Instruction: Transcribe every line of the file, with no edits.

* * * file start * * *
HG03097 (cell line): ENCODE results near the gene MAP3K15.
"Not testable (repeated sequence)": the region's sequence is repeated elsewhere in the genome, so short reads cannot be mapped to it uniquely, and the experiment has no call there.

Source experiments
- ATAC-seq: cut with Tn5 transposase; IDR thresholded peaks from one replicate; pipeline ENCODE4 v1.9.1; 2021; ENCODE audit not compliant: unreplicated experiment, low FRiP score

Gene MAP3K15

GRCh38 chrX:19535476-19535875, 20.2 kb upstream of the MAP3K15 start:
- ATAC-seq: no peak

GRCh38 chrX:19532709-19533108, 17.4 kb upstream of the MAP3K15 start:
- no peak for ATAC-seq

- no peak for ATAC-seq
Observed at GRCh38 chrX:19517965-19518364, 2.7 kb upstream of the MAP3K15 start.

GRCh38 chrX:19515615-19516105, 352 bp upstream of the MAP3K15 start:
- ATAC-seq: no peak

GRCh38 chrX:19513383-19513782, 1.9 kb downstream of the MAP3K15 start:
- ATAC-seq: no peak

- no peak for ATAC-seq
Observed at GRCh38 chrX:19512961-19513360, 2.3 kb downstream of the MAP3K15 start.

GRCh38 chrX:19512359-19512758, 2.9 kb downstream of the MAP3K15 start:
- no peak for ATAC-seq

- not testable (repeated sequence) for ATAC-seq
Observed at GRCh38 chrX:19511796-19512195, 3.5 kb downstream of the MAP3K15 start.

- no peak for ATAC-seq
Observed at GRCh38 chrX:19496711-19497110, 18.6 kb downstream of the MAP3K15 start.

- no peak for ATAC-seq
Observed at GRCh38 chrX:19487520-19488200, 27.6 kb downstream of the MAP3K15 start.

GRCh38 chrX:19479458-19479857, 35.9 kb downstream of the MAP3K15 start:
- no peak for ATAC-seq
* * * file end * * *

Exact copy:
HG03097 (cell line): ENCODE results near the gene MAP3K15.
"Not testable (repeated sequence)": the region's sequence is repeated elsewhere in the genome, so short reads cannot be mapped to it uniquely, and the experiment has no call there.

Source experiments
- ATAC-seq: cut with Tn5 transposase; IDR thresholded peaks from one replicate; pipeline ENCODE4 v1.9.1; 2021; ENCODE audit not compliant: unreplicated experiment, low FRiP score

Gene MAP3K15

GRCh38 chrX:19535476-19535875, 20.2 kb upstream of the MAP3K15 start:
- ATAC-seq: no peak

GRCh38 chrX:19532709-19533108, 17.4 kb upstream of the MAP3K15 start:
- no peak for ATAC-seq

- no peak for ATAC-seq
Observed at GRCh38 chrX:19517965-19518364, 2.7 kb upstream of the MAP3K15 start.

GRCh38 chrX:19515615-19516105, 352 bp upstream of the MAP3K15 start:
- ATAC-seq: no peak

GRCh38 chrX:19513383-19513782, 1.9 kb downstream of the MAP3K15 start:
- ATAC-seq: no peak

- no peak for ATAC-seq
Observed at GRCh38 chrX:19512961-19513360, 2.3 kb downstream of the MAP3K15 start.

GRCh38 chrX:19512359-19512758, 2.9 kb downstream of the MAP3K15 start:
- no peak for ATAC-seq

- not testable (repeated sequence) for ATAC-seq
Observed at GRCh38 chrX:19511796-19512195, 3.5 kb downstream of the MAP3K15 start.

- no peak for ATAC-seq
Observed at GRCh38 chrX:19496711-19497110, 18.6 kb downstream of the MAP3K15 start.

- no peak for ATAC-seq
Observed at GRCh38 chrX:19487520-19488200, 27.6 kb downstream of the MAP3K15 start.

GRCh38 chrX:19479458-19479857, 35.9 kb downstream of the MAP3K15 start:
- no peak for ATAC-seq